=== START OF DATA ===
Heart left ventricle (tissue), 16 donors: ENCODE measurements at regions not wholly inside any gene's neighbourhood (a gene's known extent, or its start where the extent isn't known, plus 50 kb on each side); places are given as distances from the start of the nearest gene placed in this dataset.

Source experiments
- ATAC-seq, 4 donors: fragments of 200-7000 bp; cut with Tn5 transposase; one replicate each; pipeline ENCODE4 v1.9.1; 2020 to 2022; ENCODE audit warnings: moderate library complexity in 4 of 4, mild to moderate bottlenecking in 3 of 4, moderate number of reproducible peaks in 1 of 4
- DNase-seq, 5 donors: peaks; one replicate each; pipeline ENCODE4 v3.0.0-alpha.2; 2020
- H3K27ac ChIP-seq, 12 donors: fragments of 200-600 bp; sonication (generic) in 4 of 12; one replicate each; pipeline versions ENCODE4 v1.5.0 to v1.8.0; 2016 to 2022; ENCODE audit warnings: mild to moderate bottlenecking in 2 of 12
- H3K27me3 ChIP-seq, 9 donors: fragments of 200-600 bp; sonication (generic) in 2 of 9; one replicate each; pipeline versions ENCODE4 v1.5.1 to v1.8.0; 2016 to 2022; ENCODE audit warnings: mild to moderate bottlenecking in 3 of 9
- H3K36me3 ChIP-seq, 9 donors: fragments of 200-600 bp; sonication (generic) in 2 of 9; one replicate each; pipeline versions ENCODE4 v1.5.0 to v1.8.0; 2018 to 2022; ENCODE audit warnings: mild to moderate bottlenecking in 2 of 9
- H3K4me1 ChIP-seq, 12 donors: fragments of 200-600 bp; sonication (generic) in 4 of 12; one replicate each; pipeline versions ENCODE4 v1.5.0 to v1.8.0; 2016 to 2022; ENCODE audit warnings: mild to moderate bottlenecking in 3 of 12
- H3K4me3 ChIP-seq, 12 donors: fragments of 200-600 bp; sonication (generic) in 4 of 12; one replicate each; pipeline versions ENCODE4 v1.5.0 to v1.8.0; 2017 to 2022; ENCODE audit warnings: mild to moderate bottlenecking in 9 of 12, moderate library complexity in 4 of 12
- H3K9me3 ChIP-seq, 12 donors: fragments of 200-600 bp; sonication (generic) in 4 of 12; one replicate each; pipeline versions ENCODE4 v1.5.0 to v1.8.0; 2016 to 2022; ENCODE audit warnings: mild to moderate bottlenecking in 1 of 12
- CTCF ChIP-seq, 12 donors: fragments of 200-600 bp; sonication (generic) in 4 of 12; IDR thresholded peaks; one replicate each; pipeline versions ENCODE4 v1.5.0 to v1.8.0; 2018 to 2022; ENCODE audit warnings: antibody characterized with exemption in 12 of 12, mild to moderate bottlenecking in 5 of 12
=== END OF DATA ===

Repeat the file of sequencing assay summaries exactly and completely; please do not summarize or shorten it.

Heart left ventricle (tissue), 16 donors: ENCODE measurements at regions not wholly inside any gene's neighbourhood (a gene's known extent, or its start where the extent isn't known, plus 50 kb on each side); places are given as distances from the start of the nearest gene placed in this dataset.

Source experiments
- ATAC-seq, 4 donors: fragments of 200-7000 bp; cut with Tn5 transposase; one replicate each; pipeline ENCODE4 v1.9.1; 2020 to 2022; ENCODE audit warnings: moderate library complexity in 4 of 4, mild to moderate bottlenecking in 3 of 4, moderate number of reproducible peaks in 1 of 4
- DNase-seq, 5 donors: peaks; one replicate each; pipeline ENCODE4 v3.0.0-alpha.2; 2020
- H3K27ac ChIP-seq, 12 donors: fragments of 200-600 bp; sonication (generic) in 4 of 12; one replicate each; pipeline versions ENCODE4 v1.5.0 to v1.8.0; 2016 to 2022; ENCODE audit warnings: mild to moderate bottlenecking in 2 of 12
- H3K27me3 ChIP-seq, 9 donors: fragments of 200-600 bp; sonication (generic) in 2 of 9; one replicate each; pipeline versions ENCODE4 v1.5.1 to v1.8.0; 2016 to 2022; ENCODE audit warnings: mild to moderate bottlenecking in 3 of 9
- H3K36me3 ChIP-seq, 9 donors: fragments of 200-600 bp; sonication (generic) in 2 of 9; one replicate each; pipeline versions ENCODE4 v1.5.0 to v1.8.0; 2018 to 2022; ENCODE audit warnings: mild to moderate bottlenecking in 2 of 9
- H3K4me1 ChIP-seq, 12 donors: fragments of 200-600 bp; sonication (generic) in 4 of 12; one replicate each; pipeline versions ENCODE4 v1.5.0 to v1.8.0; 2016 to 2022; ENCODE audit warnings: mild to moderate bottlenecking in 3 of 12
- H3K4me3 ChIP-seq, 12 donors: fragments of 200-600 bp; sonication (generic) in 4 of 12; one replicate each; pipeline versions ENCODE4 v1.5.0 to v1.8.0; 2017 to 2022; ENCODE audit warnings: mild to moderate bottlenecking in 9 of 12, moderate library complexity in 4 of 12
- H3K9me3 ChIP-seq, 12 donors: fragments of 200-600 bp; sonication (generic) in 4 of 12; one replicate each; pipeline versions ENCODE4 v1.5.0 to v1.8.0; 2016 to 2022; ENCODE audit warnings: mild to moderate bottlenecking in 1 of 12
- CTCF ChIP-seq, 12 donors: fragments of 200-600 bp; sonication (generic) in 4 of 12; IDR thresholded peaks; one replicate each; pipeline versions ENCODE4 v1.5.0 to v1.8.0; 2018 to 2022; ENCODE audit warnings: antibody characterized with exemption in 12 of 12, mild to moderate bottlenecking in 5 of 12